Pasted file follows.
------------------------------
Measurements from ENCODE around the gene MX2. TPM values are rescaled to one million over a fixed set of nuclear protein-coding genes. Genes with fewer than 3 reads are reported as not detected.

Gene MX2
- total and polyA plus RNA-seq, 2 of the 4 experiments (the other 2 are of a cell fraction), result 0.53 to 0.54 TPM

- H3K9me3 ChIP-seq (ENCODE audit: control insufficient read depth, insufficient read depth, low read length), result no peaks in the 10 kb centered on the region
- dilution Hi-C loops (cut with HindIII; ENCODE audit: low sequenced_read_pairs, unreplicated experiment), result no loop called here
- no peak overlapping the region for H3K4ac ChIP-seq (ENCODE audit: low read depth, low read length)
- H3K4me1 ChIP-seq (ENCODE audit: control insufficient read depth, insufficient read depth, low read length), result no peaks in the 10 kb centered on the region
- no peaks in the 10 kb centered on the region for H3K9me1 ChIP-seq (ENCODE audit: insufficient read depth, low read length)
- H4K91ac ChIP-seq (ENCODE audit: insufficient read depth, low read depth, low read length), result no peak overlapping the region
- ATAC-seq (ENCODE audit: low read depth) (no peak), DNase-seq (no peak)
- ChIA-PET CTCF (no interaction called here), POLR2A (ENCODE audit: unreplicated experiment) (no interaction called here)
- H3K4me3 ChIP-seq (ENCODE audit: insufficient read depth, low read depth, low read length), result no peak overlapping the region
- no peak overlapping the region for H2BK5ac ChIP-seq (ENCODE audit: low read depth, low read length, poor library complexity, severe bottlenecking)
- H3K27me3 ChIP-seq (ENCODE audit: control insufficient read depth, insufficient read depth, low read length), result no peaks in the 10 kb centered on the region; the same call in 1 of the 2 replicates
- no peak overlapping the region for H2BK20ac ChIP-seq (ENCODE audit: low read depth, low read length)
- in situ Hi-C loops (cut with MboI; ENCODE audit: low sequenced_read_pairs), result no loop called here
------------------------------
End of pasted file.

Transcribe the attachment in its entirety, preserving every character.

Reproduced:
Measurements from ENCODE around the gene MX2. TPM values are rescaled to one million over a fixed set of nuclear protein-coding genes. Genes with fewer than 3 reads are reported as not detected.

Gene MX2
- total and polyA plus RNA-seq, 2 of the 4 experiments (the other 2 are of a cell fraction), result 0.53 to 0.54 TPM

- H3K9me3 ChIP-seq (ENCODE audit: control insufficient read depth, insufficient read depth, low read length), result no peaks in the 10 kb centered on the region
- dilution Hi-C loops (cut with HindIII; ENCODE audit: low sequenced_read_pairs, unreplicated experiment), result no loop called here
- no peak overlapping the region for H3K4ac ChIP-seq (ENCODE audit: low read depth, low read length)
- H3K4me1 ChIP-seq (ENCODE audit: control insufficient read depth, insufficient read depth, low read length), result no peaks in the 10 kb centered on the region
- no peaks in the 10 kb centered on the region for H3K9me1 ChIP-seq (ENCODE audit: insufficient read depth, low read length)
- H4K91ac ChIP-seq (ENCODE audit: insufficient read depth, low read depth, low read length), result no peak overlapping the region
- ATAC-seq (ENCODE audit: low read depth) (no peak), DNase-seq (no peak)
- ChIA-PET CTCF (no interaction called here), POLR2A (ENCODE audit: unreplicated experiment) (no interaction called here)
- H3K4me3 ChIP-seq (ENCODE audit: insufficient read depth, low read depth, low read length), result no peak overlapping the region
- no peak overlapping the region for H2BK5ac ChIP-seq (ENCODE audit: low read depth, low read length, poor library complexity, severe bottlenecking)
- H3K27me3 ChIP-seq (ENCODE audit: control insufficient read depth, insufficient read depth, low read length), result no peaks in the 10 kb centered on the region; the same call in 1 of the 2 replicates
- no peak overlapping the region for H2BK20ac ChIP-seq (ENCODE audit: low read depth, low read length)
- in situ Hi-C loops (cut with MboI; ENCODE audit: low sequenced_read_pairs), result no loop called here